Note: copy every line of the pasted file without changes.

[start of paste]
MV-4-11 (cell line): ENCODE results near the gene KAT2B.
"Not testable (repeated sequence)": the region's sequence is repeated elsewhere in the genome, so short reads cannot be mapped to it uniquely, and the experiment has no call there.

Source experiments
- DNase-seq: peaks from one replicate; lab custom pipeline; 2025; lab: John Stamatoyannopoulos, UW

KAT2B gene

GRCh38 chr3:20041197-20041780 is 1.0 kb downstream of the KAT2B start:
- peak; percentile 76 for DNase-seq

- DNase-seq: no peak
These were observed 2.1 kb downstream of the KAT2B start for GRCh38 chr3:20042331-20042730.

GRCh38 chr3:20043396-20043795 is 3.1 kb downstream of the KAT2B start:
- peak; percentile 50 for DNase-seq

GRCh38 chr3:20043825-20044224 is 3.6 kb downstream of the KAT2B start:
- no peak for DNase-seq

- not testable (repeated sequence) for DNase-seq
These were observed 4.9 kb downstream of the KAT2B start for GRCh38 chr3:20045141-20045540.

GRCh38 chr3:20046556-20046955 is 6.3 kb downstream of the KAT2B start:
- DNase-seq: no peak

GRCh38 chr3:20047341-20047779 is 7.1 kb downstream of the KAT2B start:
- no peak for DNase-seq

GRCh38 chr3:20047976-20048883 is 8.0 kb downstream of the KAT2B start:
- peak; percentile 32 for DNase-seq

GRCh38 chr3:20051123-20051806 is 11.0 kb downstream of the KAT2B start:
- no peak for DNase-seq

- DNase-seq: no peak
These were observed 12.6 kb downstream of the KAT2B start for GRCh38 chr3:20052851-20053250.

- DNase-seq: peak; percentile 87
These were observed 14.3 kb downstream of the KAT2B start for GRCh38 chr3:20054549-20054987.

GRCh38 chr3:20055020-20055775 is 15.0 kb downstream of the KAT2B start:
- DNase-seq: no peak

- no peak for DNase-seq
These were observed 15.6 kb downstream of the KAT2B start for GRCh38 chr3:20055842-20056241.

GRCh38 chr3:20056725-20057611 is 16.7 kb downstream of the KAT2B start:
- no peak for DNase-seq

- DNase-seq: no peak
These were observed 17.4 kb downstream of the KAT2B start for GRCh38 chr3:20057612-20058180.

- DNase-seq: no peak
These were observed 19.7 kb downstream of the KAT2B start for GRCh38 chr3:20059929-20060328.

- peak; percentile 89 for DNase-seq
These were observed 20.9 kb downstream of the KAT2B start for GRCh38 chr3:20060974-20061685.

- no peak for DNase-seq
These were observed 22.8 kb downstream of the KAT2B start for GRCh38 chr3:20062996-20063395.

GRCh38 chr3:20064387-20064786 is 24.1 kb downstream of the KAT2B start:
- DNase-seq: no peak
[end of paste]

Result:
MV-4-11 (cell line): ENCODE results near the gene KAT2B.
"Not testable (repeated sequence)": the region's sequence is repeated elsewhere in the genome, so short reads cannot be mapped to it uniquely, and the experiment has no call there.

Source experiments
- DNase-seq: peaks from one replicate; lab custom pipeline; 2025; lab: John Stamatoyannopoulos, UW

KAT2B gene

GRCh38 chr3:20041197-20041780 is 1.0 kb downstream of the KAT2B start:
- peak; percentile 76 for DNase-seq

- DNase-seq: no peak
These were observed 2.1 kb downstream of the KAT2B start for GRCh38 chr3:20042331-20042730.

GRCh38 chr3:20043396-20043795 is 3.1 kb downstream of the KAT2B start:
- peak; percentile 50 for DNase-seq

GRCh38 chr3:20043825-20044224 is 3.6 kb downstream of the KAT2B start:
- no peak for DNase-seq

- not testable (repeated sequence) for DNase-seq
These were observed 4.9 kb downstream of the KAT2B start for GRCh38 chr3:20045141-20045540.

GRCh38 chr3:20046556-20046955 is 6.3 kb downstream of the KAT2B start:
- DNase-seq: no peak

GRCh38 chr3:20047341-20047779 is 7.1 kb downstream of the KAT2B start:
- no peak for DNase-seq

GRCh38 chr3:20047976-20048883 is 8.0 kb downstream of the KAT2B start:
- peak; percentile 32 for DNase-seq

GRCh38 chr3:20051123-20051806 is 11.0 kb downstream of the KAT2B start:
- no peak for DNase-seq

- DNase-seq: no peak
These were observed 12.6 kb downstream of the KAT2B start for GRCh38 chr3:20052851-20053250.

- DNase-seq: peak; percentile 87
These were observed 14.3 kb downstream of the KAT2B start for GRCh38 chr3:20054549-20054987.

GRCh38 chr3:20055020-20055775 is 15.0 kb downstream of the KAT2B start:
- DNase-seq: no peak

- no peak for DNase-seq
These were observed 15.6 kb downstream of the KAT2B start for GRCh38 chr3:20055842-20056241.

GRCh38 chr3:20056725-20057611 is 16.7 kb downstream of the KAT2B start:
- no peak for DNase-seq

- DNase-seq: no peak
These were observed 17.4 kb downstream of the KAT2B start for GRCh38 chr3:20057612-20058180.

- DNase-seq: no peak
These were observed 19.7 kb downstream of the KAT2B start for GRCh38 chr3:20059929-20060328.

- peak; percentile 89 for DNase-seq
These were observed 20.9 kb downstream of the KAT2B start for GRCh38 chr3:20060974-20061685.

- no peak for DNase-seq
These were observed 22.8 kb downstream of the KAT2B start for GRCh38 chr3:20062996-20063395.

GRCh38 chr3:20064387-20064786 is 24.1 kb downstream of the KAT2B start:
- DNase-seq: no peak